Exclusive: Numerous hunts around UK believed to have used government lending schemes during pandemic

Jane Dalton@JournoJane

2 days ago

A stag hunt has been handed a £10,000 grant and a £50,000 loan from taxpayer-backed schemes that help struggling businesses survive the coronavirus pandemic.

The Devon and Somerset Staghounds is understood to be one of a number of hunts that have won grants or taken out loans through government programmes during the Covid-19 crisis.

During lockdown, hunts have been unable to carry out their usual fundraising activities such as point-to-point horseracing, which pays for expenses such as hound kennels and staff wages.

The Devon and Somerset pack – which rides on horseback to chase and shoot deer – earlier this year applied to its local district council for £10,000 of public cash, which it was awarded, a hunt report revealed.

The hunt, which already had £40,000 in bank accounts, does not have to repay the grant.

Local authorities administer emergency grants for businesses in England, through the small business grant fund and the discretionary grant fund, set up to try to keep traders afloat as economic activity crashed.

The Devon and Somerset Staghounds also used the government “bounce back” loan scheme to borrow £50,000.

The scheme is aimed at businesses that are losing income because of the Covid-19 outbreak. The borrower does not have to make any repayments for the first 12 months, during which the loan is interest-free.

The pack said its income from April to June had been down by 34 per cent on the same period last year but that some of its lost income had been replaced by the £10,000 grant from Somerset West and Taunton district council.

The report by the masters states: “The hunt has taken advantage of a government-backed unsecured Bounce Back loan of £50,000, which is free money for 12 months. This money will be paid back before the interest-free 12-month period ends.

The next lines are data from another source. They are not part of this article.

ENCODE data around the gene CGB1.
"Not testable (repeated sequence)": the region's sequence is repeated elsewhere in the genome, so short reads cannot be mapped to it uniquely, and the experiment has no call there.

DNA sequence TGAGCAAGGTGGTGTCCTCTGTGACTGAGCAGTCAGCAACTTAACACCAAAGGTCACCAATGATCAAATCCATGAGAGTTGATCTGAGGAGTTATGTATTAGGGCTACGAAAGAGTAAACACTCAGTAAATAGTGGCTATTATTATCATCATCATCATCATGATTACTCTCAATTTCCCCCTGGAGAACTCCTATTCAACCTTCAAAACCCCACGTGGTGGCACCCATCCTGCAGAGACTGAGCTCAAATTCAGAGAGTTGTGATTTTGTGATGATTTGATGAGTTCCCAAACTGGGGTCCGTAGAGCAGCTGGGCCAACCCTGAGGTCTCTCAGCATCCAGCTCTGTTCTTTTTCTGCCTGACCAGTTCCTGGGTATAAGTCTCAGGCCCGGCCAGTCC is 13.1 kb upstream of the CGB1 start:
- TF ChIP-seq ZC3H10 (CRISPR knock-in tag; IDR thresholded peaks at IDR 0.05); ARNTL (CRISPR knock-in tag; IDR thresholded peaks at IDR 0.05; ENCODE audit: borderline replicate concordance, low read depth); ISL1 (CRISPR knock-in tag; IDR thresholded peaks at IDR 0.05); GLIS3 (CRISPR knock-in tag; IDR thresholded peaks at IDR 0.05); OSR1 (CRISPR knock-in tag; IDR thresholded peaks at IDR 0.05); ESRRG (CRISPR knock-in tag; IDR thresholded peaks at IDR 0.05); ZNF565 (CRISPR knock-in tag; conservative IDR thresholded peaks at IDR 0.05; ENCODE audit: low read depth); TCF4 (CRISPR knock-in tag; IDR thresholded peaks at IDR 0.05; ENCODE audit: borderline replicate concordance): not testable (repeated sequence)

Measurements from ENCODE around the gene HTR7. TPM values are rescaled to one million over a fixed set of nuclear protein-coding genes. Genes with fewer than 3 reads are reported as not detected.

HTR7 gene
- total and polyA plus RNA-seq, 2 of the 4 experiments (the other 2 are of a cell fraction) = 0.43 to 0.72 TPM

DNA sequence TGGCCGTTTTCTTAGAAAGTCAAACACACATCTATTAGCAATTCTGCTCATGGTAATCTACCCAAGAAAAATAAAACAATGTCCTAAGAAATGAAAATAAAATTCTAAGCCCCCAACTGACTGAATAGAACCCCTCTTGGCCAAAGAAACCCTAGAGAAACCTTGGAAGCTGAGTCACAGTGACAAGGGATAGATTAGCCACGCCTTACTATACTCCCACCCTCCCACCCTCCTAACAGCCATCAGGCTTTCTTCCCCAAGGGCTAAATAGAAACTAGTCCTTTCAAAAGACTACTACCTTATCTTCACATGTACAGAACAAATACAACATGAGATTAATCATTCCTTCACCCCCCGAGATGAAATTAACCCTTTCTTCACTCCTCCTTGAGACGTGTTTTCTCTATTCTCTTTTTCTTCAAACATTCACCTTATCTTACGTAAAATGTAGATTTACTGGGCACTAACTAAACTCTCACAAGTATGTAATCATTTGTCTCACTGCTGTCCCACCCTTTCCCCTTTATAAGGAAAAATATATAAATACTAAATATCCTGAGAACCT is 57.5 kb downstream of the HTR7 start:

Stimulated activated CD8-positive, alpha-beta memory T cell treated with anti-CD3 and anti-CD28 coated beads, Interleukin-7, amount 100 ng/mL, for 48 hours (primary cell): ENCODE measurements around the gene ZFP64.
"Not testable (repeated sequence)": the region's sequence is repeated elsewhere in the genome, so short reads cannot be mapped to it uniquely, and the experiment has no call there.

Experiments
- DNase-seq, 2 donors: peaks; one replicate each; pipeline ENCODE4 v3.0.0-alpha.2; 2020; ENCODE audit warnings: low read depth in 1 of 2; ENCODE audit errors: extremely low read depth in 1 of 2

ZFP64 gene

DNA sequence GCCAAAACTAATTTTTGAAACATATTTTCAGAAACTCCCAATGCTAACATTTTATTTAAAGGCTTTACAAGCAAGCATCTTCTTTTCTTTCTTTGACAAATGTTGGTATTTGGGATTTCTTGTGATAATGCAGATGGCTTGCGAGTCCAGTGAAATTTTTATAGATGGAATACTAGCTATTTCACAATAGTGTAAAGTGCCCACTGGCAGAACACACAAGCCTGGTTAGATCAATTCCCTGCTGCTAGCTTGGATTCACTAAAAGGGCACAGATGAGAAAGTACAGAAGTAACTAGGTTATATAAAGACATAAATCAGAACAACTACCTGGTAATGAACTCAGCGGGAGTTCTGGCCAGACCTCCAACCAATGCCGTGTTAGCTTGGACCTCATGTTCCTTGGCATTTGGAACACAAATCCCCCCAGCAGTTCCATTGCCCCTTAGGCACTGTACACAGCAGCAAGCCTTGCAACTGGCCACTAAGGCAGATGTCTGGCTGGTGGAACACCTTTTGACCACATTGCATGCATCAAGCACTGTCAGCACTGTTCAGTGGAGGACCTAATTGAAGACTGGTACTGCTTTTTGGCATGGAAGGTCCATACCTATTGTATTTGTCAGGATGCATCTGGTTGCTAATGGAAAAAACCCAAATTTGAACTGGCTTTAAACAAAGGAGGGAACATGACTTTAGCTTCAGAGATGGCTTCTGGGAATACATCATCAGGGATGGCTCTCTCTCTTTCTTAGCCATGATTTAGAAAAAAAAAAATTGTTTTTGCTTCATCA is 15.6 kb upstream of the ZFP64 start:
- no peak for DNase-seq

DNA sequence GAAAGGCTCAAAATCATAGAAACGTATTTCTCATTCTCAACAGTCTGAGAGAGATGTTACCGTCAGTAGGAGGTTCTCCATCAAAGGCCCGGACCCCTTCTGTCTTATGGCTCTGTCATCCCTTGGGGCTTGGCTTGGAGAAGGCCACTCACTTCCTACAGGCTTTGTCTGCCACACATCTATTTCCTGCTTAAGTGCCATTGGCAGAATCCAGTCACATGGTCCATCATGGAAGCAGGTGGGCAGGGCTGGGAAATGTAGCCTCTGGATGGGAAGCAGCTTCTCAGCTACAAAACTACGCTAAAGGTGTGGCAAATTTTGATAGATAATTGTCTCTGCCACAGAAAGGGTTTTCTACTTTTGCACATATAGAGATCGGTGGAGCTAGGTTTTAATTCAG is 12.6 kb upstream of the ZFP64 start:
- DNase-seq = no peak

“The money will sit as a form of overdraft facility should it be needed during the next year. Excluding this loan, the hunt has £30,000 in the bank plus a further £10,000 sitting in the Hunt Club account.”

about:blank about:blank javascript:void(0) The League Against Cruel Sports says it understands that hunting groups have encouraged packs to apply for government support to to recover lost income during the pandemic, and that they have widely been accepted.

“Most hunts trade as companies or commercial organisations that make a profit,” said spokeswoman Emma Judd.

Somerset Wildlife Crime, a group that monitors and reports hunts, illegal badger persecution, trapping, snaring and poaching on Exmoor, told supporters: “Bet you’re all delighted to know your council tax is propping up the stag hunts.”

Although the Hunting Act 2004 outlawed the hunting of wild mammals with dogs, it allows hunters to use up to two dogs to hunt wild animals for “observation and study”.

The Devon and Somerset uses this legal exemption to chase deer across Exmoor and the Quantock Hills, helped by supporters in vehicles, before shooting them, insisting it is not illegally hunting for sport.

The group, which usually meets three times a week in season, says it has the support of farmers and landowners in managing the large deer herd on Exmoor.

Dozens of social-media users were outraged at the grant and loan.

One Facebook user commented: “Money should go into public services – never right.”

Others argued residents should withhold some of their council tax.

One said: “Outrageous when we have so many people needing help at this time.”

The Independent has asked the Devon and Somerset Staghounds to comment on the grant and the loan, and has asked the Countryside Alliance to clarify how many hunts in the UK have been given coronavirus support loans.

The Independent also asked Somerset West and Taunton district council on what basis the £10,000 grant was awarded.

None of the three groups had responded before publication.

Australia gave endangered birds to secretive German ‘zoo’, ignoring warnings.

File photo of a Carnaby’s black cockatoo

Australia’s environment department gave permission for 232 birds to be exported to Germany, including threatened species such as Carnaby’s black cockatoos. Photograph: blickwinkel/Alamy.

Australia’s environment minister orders investigation into export of hundreds of endangered parrots

Sussan Ley announces audit after Guardian Australia revealed her department allowed the birds to be exported to Germany

The environment minister, Sussan Ley, has appointed an auditor to investigate her own department over the export of hundreds of native and endangered parrots to Germany over a three-year period.